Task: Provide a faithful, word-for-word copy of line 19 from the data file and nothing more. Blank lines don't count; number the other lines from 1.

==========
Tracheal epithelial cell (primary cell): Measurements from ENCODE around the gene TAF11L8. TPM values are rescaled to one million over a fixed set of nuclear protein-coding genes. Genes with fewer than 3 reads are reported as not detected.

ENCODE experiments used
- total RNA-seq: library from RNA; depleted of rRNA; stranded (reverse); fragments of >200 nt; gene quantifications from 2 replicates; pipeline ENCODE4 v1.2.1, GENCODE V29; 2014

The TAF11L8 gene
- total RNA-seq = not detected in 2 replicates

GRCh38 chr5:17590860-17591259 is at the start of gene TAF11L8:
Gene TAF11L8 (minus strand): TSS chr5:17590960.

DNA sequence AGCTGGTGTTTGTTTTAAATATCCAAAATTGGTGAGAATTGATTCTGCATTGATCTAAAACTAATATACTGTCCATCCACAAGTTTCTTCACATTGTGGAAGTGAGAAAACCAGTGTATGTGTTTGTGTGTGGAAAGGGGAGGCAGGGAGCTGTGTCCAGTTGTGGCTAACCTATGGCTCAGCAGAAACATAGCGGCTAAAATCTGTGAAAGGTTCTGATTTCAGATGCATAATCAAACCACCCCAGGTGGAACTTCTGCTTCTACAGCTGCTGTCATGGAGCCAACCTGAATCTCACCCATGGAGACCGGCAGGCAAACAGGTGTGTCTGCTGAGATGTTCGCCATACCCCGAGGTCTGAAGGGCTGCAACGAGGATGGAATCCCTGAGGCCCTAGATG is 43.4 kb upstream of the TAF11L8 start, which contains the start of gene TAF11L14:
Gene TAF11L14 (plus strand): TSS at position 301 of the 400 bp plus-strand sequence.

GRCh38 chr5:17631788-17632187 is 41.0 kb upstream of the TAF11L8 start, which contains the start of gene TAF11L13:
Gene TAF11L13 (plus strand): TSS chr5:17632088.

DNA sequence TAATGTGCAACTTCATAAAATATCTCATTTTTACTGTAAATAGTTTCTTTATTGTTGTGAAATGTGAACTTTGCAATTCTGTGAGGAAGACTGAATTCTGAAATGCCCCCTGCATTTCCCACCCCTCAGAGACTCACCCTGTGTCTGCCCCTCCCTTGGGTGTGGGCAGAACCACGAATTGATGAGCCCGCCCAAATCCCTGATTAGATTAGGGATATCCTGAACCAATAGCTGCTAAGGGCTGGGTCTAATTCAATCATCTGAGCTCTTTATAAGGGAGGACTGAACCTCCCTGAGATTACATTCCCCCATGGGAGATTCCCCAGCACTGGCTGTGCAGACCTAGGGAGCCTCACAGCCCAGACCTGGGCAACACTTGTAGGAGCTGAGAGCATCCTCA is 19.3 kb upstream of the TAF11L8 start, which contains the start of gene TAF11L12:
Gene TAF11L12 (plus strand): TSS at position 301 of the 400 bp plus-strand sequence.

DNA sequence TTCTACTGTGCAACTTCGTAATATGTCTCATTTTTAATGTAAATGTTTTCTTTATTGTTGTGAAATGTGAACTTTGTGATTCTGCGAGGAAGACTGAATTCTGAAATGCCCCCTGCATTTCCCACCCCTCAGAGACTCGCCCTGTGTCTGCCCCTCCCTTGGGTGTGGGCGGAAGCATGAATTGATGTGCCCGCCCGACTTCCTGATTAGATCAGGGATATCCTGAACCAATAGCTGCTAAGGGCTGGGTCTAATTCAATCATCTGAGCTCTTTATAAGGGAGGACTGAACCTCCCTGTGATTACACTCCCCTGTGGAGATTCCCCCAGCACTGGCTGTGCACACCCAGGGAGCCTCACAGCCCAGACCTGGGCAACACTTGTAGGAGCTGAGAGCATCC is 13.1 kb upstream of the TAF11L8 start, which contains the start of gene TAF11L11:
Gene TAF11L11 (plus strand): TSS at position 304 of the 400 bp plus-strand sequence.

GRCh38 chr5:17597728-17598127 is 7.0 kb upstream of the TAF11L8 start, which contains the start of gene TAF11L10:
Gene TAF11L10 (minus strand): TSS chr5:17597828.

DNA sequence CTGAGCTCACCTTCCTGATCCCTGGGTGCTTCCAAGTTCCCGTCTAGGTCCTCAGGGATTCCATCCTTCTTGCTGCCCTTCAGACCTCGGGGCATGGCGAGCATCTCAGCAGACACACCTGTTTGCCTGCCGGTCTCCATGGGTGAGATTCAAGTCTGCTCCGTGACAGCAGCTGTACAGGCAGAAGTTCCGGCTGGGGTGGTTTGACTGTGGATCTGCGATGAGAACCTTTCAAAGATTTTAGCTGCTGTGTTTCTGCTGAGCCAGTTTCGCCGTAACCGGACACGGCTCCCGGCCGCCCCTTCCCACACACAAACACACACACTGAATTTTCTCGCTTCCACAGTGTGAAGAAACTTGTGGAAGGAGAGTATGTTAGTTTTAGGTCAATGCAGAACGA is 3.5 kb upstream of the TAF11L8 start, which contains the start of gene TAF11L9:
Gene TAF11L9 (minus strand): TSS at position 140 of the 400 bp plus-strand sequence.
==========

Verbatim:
Gene TAF11L9 (minus strand): TSS at position 140 of the 400 bp plus-strand sequence.